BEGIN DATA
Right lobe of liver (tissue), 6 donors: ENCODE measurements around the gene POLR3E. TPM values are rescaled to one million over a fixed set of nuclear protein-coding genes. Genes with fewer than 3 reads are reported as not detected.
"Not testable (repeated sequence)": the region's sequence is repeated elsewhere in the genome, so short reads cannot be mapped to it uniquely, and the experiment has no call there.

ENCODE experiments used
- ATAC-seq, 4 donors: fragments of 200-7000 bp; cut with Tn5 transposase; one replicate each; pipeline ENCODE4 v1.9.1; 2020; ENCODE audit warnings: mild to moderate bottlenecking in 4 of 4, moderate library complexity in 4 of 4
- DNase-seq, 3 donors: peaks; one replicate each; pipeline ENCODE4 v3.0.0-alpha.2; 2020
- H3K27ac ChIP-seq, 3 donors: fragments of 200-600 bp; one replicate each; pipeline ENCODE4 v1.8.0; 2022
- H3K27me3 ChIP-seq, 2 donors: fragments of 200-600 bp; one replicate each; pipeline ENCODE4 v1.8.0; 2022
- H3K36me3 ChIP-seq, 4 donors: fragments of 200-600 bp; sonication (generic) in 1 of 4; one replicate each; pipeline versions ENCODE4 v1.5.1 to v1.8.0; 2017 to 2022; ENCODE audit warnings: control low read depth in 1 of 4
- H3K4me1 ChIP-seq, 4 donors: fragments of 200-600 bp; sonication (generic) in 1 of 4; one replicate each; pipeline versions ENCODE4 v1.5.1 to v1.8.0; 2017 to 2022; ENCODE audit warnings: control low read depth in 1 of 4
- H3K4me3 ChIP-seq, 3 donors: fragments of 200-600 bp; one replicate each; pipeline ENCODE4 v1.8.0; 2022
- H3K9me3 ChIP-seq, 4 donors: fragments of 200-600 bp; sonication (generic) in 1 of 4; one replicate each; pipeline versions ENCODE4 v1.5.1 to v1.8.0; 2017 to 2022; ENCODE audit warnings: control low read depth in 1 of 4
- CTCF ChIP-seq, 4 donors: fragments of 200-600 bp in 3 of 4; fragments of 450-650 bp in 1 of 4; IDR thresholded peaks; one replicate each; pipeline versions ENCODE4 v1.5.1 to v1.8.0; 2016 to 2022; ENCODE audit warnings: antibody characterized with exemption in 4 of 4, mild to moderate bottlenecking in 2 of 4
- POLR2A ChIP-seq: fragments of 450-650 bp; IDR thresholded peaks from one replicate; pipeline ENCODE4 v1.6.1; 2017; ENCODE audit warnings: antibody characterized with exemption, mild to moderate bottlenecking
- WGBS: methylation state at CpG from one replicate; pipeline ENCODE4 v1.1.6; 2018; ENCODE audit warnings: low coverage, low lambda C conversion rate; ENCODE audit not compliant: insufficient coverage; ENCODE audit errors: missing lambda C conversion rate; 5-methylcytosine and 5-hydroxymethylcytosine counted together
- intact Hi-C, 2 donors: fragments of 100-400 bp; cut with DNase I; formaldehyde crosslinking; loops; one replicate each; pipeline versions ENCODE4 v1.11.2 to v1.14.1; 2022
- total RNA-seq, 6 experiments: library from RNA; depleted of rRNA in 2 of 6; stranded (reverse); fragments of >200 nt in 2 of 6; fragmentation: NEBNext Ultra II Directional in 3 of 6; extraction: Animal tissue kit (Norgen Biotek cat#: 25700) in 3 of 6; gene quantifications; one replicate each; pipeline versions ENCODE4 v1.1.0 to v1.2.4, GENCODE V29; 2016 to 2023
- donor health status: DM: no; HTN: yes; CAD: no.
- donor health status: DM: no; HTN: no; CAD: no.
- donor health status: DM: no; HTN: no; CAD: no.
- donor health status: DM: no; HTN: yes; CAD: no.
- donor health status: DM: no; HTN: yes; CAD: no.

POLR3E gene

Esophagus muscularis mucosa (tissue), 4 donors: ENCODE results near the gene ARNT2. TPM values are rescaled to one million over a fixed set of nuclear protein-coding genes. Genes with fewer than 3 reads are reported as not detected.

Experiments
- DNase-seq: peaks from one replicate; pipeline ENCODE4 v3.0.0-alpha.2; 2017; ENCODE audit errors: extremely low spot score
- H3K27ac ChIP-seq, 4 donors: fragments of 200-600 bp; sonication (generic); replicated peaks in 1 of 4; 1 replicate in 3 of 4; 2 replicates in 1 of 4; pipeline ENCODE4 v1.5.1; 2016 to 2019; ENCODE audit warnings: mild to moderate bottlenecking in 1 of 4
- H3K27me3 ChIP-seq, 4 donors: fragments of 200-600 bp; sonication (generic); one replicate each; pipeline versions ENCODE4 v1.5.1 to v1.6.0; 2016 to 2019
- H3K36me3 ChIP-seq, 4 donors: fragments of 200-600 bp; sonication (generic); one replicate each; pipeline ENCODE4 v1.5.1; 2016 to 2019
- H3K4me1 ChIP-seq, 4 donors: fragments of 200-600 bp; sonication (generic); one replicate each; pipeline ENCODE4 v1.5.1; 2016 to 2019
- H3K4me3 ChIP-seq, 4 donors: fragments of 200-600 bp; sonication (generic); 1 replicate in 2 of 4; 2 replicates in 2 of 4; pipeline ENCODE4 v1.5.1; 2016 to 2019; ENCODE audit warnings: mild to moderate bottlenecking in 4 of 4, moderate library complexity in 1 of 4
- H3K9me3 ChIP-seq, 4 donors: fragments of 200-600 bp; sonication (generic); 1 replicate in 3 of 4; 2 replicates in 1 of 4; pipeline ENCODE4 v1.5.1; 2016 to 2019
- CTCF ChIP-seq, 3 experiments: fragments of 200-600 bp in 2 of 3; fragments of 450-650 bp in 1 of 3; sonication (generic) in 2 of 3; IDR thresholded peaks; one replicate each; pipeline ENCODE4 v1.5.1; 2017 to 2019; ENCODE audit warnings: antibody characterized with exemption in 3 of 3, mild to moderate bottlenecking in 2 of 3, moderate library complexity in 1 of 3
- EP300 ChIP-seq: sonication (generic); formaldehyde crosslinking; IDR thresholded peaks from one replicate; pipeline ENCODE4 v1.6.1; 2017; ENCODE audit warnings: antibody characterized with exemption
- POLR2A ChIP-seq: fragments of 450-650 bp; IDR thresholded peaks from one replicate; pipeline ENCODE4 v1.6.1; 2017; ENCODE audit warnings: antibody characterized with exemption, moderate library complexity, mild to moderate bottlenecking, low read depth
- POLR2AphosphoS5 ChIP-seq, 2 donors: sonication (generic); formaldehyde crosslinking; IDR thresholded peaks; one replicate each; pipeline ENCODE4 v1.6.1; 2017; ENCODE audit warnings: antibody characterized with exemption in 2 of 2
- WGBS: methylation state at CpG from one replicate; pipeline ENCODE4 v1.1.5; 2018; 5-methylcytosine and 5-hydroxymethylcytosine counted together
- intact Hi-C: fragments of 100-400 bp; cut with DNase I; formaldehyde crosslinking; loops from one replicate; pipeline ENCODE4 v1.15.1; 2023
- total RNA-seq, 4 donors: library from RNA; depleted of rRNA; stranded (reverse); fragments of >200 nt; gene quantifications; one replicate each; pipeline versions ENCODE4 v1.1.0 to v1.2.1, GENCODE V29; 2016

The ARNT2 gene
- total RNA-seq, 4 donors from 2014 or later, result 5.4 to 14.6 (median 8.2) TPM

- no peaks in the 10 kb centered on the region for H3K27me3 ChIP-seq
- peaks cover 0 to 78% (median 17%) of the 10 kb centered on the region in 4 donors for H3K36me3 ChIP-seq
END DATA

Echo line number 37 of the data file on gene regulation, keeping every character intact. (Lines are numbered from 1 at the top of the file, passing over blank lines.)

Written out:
- intact Hi-C: fragments of 100-400 bp; cut with DNase I; formaldehyde crosslinking; loops from one replicate; pipeline ENCODE4 v1.15.1; 2023